Brought before her father Julia put up a spirited defence of her behaviour; she was in a loveless marriage she said, and one that had been forced upon her. Many of the accusations made against her were false, others exaggerated, and that Livia was plotting against her. But Augustus was in a rage and not listening. Nonetheless, and despite Livia urging him to do so he would not order the execution of his own daughter. Instead, he had her exiled to the tiny island of Pandetaria where she would be denied male company, music, and wine. All future visitors to the island would be vetted by him personally and in a final act of vindictiveness he forced Julia’s mother, his first wife Scribonia, to join her for having given birth to a whore.
After five years on Pandetaria and numerous pleas to her father Julia was permitted to return to Italy but not Rome. Instead, she was confined to the region of Reggio Calabria and not allowed to travel freely. She never saw the city or her father again.
Tiberius was delighted by the turn of events but he heard about it from afar having four years earlier retired from public life and departed for Rhodes. Augustus had worked Tiberius hard for many years with little praise and no thanks despite the fact he had undertaken every task whether it be presiding over disputes in the Law Courts, supervising waste disposal, or organising the City Fire Brigade with a cold efficiency that had made him indispensable – but he was sick of being the Emperor’s workhorse.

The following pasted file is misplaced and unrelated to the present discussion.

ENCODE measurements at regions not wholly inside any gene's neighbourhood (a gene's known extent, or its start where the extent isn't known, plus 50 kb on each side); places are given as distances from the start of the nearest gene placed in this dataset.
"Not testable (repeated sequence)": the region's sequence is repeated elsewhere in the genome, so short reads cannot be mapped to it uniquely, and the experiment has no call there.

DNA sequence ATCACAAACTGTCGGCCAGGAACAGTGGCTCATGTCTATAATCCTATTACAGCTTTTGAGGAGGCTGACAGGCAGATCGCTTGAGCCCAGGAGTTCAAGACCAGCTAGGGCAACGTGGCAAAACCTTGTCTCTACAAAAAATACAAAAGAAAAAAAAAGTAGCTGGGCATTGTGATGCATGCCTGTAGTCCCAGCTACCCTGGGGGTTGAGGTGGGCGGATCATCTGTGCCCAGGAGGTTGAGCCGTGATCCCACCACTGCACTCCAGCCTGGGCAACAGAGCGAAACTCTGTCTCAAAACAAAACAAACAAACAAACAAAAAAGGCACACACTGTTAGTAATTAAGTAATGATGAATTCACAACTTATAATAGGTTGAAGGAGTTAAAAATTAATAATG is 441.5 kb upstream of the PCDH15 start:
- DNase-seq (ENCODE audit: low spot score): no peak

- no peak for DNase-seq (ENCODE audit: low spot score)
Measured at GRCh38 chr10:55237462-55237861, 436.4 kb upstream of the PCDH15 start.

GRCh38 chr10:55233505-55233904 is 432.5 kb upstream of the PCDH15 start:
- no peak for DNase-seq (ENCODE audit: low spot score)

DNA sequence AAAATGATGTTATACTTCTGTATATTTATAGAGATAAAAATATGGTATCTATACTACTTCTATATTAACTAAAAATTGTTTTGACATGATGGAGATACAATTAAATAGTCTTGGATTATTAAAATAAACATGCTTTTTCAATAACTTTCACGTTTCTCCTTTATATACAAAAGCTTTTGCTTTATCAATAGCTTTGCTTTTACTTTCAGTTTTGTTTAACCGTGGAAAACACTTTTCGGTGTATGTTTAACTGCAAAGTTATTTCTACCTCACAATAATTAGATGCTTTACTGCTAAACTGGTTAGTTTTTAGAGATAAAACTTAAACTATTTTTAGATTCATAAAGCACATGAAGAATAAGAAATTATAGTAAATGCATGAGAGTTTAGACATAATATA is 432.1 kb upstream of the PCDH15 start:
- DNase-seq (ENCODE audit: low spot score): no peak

Augustus, who had become dependent upon Tiberius to do his dirty work, had begged him to remain in Rome even to the point of feigning illness but he was in one of his sulks and could not be dissuaded. Moreover, despite Julia’s very public humiliation he had been demoted in the line of succession in favour of her sons by her previous marriage, Gaius Agrippa and Lucius Agrippa.
As if it wasn’t bad enough being the cuckolded husband now the interests of the adulterer’s children were being promoted over his own.
It wasn’t long however, before Tiberius realised his self-imposed exile had been a mistake and it was now he who was pleading with Augustus to be allowed to return, but he refused to permit it having discovered he could cope without his lugubrious step-son. He also partly blamed Tiberius for the events leading to Julia’s exile and would not relent despite the constant badgering on her son’s behalf by Livia.